It is right after this heated exchange that they make this climb up the mountain. It is right after this that their present is joined to the past in the appearance of both Moses and Elijah. It is right after this that they are witness to light and cloud and the voice of God. It is right after this that the voice of God commands them to listen to Jesus.
Oh, it is so that to listen to what we do not want to hear can be the biggest challenge of all. Until or unless what we didn’t want to hear or cannot begin to comprehend somehow rings true as through ears of faith we come to understand it as blessing after all.
Indeed, I think of my mother in those first days after she began wearing her hearing aids. She went to church that next Sunday and sat in her usual place. (Like many good Lutherans, you can be sure she wasn’t sitting any too close to the front.) She came home marveling at what she had been able to hear that she had long forgotten was hers to listen to. Especially this. The sound of her pastor’s voice as she made her way down the line of those kneeling to receive the sacrament. The sound of the words spoken over and over again, “The body of Christ, given for you.” Of course, not only could she hear, but she had put herself in a place where she could hear and listen for the voice of Jesus. I find it especially interesting that what she heard that Sunday morning was not first God’s love for her — but God’s profound love for others.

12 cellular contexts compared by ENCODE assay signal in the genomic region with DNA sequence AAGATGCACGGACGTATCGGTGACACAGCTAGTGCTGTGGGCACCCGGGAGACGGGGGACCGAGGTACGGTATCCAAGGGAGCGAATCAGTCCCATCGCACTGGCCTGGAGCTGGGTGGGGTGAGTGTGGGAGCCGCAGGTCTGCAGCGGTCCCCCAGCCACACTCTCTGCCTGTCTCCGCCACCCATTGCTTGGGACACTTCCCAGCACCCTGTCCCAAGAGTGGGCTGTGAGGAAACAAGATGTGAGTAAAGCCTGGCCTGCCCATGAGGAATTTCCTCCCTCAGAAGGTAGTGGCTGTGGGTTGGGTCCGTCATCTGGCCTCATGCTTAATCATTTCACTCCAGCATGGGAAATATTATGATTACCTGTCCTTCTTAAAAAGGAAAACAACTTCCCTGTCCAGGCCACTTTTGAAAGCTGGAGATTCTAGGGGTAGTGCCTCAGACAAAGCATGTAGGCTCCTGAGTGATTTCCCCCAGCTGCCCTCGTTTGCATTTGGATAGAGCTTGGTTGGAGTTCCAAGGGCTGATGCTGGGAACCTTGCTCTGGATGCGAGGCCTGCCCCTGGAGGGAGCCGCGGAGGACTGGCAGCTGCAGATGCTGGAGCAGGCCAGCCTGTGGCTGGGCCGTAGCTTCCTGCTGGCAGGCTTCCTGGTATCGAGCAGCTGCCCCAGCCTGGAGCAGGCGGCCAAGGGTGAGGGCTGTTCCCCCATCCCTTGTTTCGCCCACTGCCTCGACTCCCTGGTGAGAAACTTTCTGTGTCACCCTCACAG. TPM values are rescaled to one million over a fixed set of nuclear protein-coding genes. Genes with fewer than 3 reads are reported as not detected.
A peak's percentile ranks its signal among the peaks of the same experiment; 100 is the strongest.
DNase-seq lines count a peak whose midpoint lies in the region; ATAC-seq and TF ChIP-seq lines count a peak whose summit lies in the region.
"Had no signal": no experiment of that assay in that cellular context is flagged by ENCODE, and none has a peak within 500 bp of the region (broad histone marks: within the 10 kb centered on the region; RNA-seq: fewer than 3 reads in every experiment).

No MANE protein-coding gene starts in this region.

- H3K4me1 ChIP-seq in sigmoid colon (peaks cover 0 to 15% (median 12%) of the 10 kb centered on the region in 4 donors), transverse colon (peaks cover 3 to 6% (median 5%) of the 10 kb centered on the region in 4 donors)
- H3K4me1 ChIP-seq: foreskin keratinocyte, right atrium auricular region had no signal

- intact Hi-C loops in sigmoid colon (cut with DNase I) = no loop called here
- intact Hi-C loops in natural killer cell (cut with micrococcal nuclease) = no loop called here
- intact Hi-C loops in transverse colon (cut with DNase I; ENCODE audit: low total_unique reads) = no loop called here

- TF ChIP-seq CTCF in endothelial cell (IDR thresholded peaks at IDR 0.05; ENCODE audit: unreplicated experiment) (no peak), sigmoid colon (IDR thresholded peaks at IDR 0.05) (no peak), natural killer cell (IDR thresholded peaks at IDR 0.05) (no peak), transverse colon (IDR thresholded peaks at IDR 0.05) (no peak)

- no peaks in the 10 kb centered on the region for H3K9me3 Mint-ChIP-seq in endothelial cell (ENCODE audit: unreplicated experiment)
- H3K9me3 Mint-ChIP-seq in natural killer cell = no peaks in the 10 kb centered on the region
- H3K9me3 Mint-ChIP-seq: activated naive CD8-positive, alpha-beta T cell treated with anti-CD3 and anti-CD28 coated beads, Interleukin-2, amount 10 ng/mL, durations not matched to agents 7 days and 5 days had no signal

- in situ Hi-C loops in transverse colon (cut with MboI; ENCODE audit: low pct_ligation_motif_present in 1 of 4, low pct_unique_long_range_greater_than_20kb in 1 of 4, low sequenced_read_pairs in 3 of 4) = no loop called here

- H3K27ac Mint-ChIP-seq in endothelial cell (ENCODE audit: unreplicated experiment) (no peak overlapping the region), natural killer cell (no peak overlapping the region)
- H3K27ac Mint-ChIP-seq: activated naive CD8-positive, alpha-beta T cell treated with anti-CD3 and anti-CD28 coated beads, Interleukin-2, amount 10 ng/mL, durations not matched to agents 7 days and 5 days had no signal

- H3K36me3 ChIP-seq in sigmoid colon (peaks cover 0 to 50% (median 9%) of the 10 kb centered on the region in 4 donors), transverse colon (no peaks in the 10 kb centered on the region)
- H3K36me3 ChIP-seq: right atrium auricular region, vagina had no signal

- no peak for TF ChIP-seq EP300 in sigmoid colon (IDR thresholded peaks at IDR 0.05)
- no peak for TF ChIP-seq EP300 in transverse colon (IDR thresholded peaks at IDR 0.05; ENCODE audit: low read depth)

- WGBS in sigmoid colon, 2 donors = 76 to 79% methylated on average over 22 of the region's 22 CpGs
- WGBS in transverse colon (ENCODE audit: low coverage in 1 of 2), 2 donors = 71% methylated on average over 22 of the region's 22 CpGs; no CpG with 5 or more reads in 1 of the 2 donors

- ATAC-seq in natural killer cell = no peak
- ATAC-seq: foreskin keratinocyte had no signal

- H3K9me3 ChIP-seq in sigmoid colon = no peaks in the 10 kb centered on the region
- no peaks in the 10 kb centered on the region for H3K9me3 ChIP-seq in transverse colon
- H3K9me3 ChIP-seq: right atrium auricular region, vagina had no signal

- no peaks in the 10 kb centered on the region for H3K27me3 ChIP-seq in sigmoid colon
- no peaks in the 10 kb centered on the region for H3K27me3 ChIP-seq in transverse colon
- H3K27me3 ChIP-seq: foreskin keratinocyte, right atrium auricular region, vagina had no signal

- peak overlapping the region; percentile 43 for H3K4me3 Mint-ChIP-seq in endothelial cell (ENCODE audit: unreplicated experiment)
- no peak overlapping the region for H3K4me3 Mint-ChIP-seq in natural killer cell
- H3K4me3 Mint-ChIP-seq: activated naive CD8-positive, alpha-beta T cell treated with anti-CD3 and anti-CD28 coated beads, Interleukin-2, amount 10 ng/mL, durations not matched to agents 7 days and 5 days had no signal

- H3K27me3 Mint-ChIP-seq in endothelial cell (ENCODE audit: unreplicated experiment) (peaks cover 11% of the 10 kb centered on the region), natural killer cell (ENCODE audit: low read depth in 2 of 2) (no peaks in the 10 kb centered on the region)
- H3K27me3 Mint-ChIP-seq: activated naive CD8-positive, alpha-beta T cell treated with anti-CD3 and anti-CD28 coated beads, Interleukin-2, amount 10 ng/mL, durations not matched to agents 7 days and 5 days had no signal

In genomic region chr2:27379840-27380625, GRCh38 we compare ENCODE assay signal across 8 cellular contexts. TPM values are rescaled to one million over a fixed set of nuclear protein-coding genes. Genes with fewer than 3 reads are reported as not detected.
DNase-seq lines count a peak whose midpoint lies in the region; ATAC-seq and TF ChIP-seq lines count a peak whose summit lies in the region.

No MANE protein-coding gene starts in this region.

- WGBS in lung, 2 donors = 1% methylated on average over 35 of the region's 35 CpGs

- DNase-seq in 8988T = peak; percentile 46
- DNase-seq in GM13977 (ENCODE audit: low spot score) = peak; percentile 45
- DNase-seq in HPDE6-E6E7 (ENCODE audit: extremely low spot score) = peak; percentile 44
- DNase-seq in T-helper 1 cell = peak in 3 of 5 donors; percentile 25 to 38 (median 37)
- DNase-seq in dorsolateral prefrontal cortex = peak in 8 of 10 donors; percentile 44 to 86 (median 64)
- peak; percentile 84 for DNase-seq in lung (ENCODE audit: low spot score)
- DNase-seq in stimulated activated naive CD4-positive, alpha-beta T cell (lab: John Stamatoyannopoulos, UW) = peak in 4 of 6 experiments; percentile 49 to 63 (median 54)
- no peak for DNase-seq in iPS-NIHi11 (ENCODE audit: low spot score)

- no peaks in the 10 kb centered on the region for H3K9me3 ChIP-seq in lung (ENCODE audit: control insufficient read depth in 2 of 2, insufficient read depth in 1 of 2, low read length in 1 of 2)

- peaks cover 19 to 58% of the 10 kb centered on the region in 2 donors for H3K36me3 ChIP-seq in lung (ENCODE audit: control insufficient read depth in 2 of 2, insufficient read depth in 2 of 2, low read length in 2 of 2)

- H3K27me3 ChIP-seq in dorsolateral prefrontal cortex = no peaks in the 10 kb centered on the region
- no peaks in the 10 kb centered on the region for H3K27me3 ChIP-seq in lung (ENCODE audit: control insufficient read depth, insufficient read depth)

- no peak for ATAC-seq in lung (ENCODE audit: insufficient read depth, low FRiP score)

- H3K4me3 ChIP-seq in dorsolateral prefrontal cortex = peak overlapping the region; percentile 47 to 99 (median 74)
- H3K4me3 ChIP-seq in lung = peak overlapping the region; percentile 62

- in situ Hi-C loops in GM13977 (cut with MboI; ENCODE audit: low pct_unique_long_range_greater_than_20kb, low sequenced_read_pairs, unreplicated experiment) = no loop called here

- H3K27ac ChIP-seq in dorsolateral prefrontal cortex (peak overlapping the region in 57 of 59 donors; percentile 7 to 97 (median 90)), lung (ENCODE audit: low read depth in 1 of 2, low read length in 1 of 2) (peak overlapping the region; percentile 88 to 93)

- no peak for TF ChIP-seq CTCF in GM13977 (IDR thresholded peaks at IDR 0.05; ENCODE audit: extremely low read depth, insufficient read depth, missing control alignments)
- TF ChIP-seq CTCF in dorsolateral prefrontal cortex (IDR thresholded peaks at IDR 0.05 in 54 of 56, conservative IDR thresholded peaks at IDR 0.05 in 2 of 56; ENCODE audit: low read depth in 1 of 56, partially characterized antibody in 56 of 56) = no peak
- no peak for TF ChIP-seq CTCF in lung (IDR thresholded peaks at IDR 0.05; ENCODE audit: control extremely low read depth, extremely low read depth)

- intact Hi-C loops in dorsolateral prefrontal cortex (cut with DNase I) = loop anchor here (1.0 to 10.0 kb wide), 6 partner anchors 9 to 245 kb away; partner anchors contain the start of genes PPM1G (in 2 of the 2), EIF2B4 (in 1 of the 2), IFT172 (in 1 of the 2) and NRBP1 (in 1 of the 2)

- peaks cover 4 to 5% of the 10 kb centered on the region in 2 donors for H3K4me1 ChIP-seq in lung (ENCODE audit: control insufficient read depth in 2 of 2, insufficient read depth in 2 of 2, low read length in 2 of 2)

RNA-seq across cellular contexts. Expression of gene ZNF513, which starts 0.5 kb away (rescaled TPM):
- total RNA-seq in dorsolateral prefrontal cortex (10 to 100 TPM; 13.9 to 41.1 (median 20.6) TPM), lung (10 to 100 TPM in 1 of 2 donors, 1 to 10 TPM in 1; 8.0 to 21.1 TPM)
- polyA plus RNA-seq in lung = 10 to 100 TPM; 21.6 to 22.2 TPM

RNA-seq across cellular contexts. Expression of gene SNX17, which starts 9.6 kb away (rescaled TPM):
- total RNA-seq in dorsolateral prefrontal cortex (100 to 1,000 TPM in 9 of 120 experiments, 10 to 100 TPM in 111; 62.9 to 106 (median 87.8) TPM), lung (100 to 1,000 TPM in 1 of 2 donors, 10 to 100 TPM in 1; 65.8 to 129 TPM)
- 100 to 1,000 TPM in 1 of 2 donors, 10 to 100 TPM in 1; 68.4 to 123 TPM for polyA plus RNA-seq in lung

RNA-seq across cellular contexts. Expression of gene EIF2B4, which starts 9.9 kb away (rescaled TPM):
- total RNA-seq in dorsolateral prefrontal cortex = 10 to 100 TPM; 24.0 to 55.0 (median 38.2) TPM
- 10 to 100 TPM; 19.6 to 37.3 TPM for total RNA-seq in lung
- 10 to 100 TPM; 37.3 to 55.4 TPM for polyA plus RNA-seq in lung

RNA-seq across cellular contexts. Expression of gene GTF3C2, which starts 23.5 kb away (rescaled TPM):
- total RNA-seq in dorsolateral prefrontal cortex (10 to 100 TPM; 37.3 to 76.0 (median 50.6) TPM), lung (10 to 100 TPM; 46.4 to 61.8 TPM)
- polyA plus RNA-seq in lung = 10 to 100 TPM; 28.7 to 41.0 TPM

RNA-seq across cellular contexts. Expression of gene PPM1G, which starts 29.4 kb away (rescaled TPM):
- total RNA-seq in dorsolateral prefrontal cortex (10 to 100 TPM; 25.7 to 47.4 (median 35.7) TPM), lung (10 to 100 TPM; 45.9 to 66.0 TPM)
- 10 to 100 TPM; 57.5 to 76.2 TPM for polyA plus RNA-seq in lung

- Oh, it is so that if I cannot hear or if I refuse to listen, I can surely see how my world would become smaller and smaller still.
- If I cannot hear or if I refuse to listen— especially in my not listening to Jesus as the voice of God commands today — I might lose my ability altogether to comprehend this simple truth that Jesus suffered and died for you and for me and for all this broken world.
- If I cut myself off from others who help me hear and understand one can see how it would be more and more difficult to hold these truths close.
- If I don’t put myself within reach of the voice of Jesus, perhaps might it be so that eventually that part of my understanding loses its ability to understand altogether?
To be sure, my mother found herself on a mountaintop that first Sunday after she got her hearing aids as she was able to hear again what she forgot was hers to hear. What a wonder it was that in her first hearing again she was able to listen to such words of profound love and promise.
May this be so for all of us as we listen to Jesus. May this always be so.
- I, for one, have never found the Transfiguration easy to ‘preach.’ As you can see above, I have chosen to focus on one small part of the story. Do the words of God to “Listen to him” make sense as a place to focus this week? If not, what especially grabs your attention?
- There is a big difference between hearing and listening. In the part of Mark’s Gospel which precedes this, it is evident that while Peter ‘hears,’ he is probably not listening. How would you define the difference? What examples would you offer?
- Why do you think God commands the disciples to listen to Jesus? What did they need to hear and understand?
- How is it that you are called to be with others so as to better hear and listen to Jesus? Where is it that you might intentionally put yourself so you can be within reach of Jesus’ voice so that you can listen?